As the cost of college has risen, so has the number of students who are struggling to meet their basic needs. In one recent survey, more than one in five students said they had gone hungry in the past month. Close to one in 10 said they had been homeless at some point in the past year.
— Kelly Field, Chronicle of Higher Education, June 29, 2017
Scholarship Fund for Homeless Women
To help meet the needs of students facing housing insecurity in higher education, the Fund for Homeless Women established a scholarship fund in July 2018 through the generosity of one of our donors. The Scholarship Fund for Homeless Women will assist women who are homeless on the Monterey Peninsula achieve their educational goals.
In addition to supporting community based service programs, your generous gifts to our non-endowed (SPEND) fund will now also assist homeless women who are enrolled in Monterey Peninsula College and California State University Monterey Bay. Our awards will defray the cost of higher education for qualified women and help them write the next chapter of their lives. It is our hope that you will support the Scholarship Fund for Homeless Women and help make the educational goals of homeless students become reality.
Through the Scholarship Fund for Homeless Women you will be able to invest in the lives of deserving students – changing their lives and the lives they encounter, forever. Contributing to a student’s future is an investment that will live on for generations to come.
“Only 2 percent of teen mothers graduate college — I refuse to be that 98 percent,” she said. “There is just no way I’m going to be able to afford rent without a college degree. It’s the only way I’m going to be able to compete for a job with a family sustaining wage.”
“When I was young and slept in trucks and cars. It became chronic when I was a junior in high school…my parents kicked me out, and I was on the streets. I was an avid tennis player, so I slept on tennis courts. The concrete held heat so it was warmer at night…I also slept on the roofs of churches, so no one could see me. I wouldn’t eat lunch, because I used that time to study. I went to the library, where I could find peace and access to the internet. I had to give up my lunch as a means of securing a better future. Not eating was an investment in having something better. I was hungry all the time. I tried to eat as little as possible, just so I could make my money stretch as far as possible.”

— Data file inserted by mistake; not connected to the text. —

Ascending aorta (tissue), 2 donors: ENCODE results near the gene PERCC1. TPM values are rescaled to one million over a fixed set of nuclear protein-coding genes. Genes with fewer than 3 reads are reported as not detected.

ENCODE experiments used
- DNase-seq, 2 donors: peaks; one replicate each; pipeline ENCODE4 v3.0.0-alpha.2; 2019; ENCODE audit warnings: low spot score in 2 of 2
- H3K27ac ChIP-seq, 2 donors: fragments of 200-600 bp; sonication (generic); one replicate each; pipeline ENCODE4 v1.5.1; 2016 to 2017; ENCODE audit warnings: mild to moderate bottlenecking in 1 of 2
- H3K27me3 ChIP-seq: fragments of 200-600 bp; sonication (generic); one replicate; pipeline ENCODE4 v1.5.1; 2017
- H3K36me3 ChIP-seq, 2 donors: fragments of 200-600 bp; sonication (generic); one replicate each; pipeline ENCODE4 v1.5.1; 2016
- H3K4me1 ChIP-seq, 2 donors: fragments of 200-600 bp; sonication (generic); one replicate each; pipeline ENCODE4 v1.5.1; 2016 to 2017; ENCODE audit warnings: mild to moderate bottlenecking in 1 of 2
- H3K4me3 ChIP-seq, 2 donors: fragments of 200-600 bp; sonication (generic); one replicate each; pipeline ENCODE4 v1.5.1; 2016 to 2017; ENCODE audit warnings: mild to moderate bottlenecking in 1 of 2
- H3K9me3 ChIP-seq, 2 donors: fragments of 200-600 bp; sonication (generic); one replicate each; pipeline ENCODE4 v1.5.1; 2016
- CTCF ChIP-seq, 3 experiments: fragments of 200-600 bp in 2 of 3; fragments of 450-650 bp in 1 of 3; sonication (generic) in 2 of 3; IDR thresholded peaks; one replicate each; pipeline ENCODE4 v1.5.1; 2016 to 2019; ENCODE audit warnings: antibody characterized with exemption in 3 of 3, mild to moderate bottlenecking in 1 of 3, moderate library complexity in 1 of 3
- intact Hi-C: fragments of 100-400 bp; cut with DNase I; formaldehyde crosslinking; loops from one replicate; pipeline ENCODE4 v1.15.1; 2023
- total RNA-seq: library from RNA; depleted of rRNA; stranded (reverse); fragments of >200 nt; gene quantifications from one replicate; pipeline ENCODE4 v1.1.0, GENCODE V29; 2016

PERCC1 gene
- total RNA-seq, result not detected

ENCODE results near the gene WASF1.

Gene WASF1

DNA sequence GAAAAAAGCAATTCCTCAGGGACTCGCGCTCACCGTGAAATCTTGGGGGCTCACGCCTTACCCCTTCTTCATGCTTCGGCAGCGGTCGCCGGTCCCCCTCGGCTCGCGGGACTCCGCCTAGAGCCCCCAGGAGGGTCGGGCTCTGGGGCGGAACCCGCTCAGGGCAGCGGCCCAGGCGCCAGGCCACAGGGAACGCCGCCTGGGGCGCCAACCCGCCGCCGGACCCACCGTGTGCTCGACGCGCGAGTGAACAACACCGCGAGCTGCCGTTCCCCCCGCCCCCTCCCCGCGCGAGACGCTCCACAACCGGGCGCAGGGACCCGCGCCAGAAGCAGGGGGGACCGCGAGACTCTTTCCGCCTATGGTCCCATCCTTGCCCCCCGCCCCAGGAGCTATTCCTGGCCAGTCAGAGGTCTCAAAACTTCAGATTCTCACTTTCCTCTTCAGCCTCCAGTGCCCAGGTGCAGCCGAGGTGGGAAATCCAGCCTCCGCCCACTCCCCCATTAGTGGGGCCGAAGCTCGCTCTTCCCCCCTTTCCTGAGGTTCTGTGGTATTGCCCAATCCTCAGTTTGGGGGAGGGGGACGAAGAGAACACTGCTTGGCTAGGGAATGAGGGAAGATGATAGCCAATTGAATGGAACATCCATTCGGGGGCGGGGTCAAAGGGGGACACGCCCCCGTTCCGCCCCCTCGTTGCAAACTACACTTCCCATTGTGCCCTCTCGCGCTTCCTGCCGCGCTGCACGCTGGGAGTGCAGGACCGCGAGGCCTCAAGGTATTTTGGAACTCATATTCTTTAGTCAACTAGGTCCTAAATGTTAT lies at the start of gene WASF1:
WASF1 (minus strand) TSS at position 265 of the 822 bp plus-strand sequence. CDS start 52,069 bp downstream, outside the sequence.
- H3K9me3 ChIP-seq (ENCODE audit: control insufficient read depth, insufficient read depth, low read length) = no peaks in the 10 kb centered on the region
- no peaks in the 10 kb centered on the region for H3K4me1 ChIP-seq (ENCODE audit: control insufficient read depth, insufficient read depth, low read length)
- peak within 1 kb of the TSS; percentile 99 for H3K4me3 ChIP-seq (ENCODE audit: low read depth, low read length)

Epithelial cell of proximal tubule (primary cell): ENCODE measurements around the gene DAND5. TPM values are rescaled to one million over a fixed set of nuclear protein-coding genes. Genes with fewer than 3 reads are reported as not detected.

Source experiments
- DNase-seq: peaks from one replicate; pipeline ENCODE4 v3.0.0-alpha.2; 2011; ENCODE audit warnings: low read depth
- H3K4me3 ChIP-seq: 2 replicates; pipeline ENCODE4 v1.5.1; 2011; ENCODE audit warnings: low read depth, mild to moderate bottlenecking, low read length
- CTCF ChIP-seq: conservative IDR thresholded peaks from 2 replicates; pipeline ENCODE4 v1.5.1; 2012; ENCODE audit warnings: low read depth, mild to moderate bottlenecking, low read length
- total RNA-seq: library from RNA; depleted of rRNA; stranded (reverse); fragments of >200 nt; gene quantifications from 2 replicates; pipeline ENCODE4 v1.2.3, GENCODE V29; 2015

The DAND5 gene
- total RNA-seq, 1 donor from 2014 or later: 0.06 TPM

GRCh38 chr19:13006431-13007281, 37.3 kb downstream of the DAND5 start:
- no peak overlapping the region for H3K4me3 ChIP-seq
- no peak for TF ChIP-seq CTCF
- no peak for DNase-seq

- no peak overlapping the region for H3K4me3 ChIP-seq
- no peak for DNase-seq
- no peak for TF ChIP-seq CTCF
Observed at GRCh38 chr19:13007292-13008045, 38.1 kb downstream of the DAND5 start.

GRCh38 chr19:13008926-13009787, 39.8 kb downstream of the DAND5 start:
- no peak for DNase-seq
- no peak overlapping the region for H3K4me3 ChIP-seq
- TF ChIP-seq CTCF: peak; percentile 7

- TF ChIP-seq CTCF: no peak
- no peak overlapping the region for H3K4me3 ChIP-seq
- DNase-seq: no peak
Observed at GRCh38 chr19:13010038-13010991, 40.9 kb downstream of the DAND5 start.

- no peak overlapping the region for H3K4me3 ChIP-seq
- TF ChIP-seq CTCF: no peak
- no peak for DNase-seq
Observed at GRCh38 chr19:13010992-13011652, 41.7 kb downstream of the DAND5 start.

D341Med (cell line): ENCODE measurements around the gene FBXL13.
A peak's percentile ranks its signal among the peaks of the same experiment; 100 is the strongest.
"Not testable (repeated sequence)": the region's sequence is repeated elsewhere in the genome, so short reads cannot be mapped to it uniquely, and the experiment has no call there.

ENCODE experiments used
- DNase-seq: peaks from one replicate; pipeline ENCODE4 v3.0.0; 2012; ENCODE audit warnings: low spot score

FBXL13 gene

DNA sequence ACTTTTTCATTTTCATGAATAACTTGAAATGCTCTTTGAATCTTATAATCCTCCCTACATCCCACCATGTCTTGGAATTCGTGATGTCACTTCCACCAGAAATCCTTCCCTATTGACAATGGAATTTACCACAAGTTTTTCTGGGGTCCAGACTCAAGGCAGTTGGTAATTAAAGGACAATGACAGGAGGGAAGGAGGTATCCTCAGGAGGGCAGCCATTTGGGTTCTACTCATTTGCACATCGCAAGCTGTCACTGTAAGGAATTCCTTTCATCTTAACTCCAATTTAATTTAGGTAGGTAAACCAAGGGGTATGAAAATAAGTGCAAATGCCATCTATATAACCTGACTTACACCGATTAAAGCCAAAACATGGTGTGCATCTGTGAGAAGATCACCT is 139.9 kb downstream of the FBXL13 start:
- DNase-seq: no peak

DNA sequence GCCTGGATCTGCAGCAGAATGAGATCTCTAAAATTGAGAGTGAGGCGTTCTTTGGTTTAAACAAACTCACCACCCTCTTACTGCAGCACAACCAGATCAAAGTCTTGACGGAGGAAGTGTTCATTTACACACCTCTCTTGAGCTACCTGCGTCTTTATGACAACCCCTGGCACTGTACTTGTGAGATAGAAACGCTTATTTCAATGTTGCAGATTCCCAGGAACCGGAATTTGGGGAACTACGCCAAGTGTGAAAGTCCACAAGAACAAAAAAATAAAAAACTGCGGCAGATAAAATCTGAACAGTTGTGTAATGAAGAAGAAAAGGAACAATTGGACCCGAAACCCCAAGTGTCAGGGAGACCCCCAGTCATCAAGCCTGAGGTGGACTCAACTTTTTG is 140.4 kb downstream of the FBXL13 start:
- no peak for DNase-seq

“I know that people are able to take away my money, my belongings, even my security, but something they cannot take away is my success and my education.”
“I think people mainly misunderstand what homelessness is. It’s not just a middle-aged alcoholic stumbling around the city. Homelessness exists in motels, parks, cars, and more places than I can think of. What I want people to know is that homeless youth want more from their lives than what they’ve always known. I want to teach, and I know homeless youth who have plans to become doctors and lawyers. We’re ambitious, and we have the power to do amazing things in this world if someone gives us the opportunity.”